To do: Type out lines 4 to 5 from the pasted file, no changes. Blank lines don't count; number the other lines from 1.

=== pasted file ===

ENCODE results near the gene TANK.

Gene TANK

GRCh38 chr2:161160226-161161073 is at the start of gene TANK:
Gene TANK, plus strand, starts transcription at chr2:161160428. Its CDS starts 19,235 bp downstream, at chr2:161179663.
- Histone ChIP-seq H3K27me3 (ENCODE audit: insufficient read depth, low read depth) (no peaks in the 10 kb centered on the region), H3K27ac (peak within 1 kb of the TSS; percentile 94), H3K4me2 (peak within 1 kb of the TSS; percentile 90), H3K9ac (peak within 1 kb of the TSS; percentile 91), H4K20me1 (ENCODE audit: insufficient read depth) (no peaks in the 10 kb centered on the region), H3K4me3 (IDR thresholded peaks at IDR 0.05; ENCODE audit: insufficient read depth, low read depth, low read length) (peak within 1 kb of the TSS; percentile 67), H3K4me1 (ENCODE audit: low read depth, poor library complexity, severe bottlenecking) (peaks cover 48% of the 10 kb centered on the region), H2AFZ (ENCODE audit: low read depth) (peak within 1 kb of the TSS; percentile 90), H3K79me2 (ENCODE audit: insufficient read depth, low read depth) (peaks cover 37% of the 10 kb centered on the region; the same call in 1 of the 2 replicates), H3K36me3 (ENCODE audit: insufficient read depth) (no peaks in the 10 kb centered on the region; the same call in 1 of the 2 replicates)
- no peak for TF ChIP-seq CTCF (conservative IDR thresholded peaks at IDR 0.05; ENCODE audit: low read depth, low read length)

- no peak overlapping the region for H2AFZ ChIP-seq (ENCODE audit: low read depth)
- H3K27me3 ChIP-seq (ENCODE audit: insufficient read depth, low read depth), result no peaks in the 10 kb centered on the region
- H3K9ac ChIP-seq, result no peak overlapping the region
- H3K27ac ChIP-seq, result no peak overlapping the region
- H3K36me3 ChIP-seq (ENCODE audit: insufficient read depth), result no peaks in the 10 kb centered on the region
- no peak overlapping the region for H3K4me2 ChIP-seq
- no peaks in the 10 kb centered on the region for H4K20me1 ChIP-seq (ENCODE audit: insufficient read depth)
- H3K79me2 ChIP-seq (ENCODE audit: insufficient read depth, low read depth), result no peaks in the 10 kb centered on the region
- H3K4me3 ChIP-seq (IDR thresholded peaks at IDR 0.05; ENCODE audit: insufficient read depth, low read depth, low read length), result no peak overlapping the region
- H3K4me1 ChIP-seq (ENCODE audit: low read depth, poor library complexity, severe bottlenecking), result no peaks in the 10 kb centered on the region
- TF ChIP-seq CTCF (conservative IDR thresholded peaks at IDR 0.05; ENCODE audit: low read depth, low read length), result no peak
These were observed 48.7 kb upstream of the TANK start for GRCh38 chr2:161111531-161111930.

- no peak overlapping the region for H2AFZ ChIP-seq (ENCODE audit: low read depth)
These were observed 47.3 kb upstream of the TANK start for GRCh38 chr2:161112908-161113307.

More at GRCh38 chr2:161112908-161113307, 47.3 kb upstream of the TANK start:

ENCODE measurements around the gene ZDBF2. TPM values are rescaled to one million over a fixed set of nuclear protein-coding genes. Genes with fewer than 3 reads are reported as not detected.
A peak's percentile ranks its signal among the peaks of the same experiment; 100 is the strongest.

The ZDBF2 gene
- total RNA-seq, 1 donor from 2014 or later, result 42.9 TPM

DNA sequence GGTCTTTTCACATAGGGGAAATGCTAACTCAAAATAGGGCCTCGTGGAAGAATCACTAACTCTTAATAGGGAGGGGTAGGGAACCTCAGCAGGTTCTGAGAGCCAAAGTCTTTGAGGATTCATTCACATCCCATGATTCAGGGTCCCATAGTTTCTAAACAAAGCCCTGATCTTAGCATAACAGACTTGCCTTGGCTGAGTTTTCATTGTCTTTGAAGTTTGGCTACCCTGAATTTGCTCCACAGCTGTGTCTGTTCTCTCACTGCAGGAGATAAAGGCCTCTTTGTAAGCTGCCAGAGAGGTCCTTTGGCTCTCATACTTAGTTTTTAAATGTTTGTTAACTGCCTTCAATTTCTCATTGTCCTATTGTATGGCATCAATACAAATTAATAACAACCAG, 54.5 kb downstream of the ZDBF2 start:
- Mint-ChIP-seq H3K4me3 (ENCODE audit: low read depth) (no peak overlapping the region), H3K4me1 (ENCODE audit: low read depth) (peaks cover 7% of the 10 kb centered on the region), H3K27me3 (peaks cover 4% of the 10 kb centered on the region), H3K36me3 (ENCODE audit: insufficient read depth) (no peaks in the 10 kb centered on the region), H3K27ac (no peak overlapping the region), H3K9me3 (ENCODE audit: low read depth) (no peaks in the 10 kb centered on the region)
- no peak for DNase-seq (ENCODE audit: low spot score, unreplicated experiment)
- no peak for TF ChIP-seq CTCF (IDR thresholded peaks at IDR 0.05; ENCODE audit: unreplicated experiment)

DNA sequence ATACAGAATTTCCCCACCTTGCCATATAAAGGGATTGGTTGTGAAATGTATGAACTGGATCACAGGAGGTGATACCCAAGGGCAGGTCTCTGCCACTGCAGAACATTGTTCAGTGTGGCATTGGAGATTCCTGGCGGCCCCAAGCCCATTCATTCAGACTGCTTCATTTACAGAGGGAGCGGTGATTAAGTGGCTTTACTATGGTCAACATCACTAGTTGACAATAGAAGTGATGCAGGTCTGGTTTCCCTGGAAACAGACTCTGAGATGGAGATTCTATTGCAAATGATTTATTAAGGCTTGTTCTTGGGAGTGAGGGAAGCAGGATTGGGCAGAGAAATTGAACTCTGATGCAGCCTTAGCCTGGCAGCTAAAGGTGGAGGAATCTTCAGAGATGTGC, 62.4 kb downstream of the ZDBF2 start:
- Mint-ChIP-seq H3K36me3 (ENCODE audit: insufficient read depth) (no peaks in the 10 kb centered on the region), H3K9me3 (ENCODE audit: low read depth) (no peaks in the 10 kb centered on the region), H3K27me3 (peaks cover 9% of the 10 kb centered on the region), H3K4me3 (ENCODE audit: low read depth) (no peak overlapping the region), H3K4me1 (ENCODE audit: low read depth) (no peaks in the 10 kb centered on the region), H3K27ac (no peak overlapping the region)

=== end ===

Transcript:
Gene TANK, plus strand, starts transcription at chr2:161160428. Its CDS starts 19,235 bp downstream, at chr2:161179663.
- Histone ChIP-seq H3K27me3 (ENCODE audit: insufficient read depth, low read depth) (no peaks in the 10 kb centered on the region), H3K27ac (peak within 1 kb of the TSS; percentile 94), H3K4me2 (peak within 1 kb of the TSS; percentile 90), H3K9ac (peak within 1 kb of the TSS; percentile 91), H4K20me1 (ENCODE audit: insufficient read depth) (no peaks in the 10 kb centered on the region), H3K4me3 (IDR thresholded peaks at IDR 0.05; ENCODE audit: insufficient read depth, low read depth, low read length) (peak within 1 kb of the TSS; percentile 67), H3K4me1 (ENCODE audit: low read depth, poor library complexity, severe bottlenecking) (peaks cover 48% of the 10 kb centered on the region), H2AFZ (ENCODE audit: low read depth) (peak within 1 kb of the TSS; percentile 90), H3K79me2 (ENCODE audit: insufficient read depth, low read depth) (peaks cover 37% of the 10 kb centered on the region; the same call in 1 of the 2 replicates), H3K36me3 (ENCODE audit: insufficient read depth) (no peaks in the 10 kb centered on the region; the same call in 1 of the 2 replicates)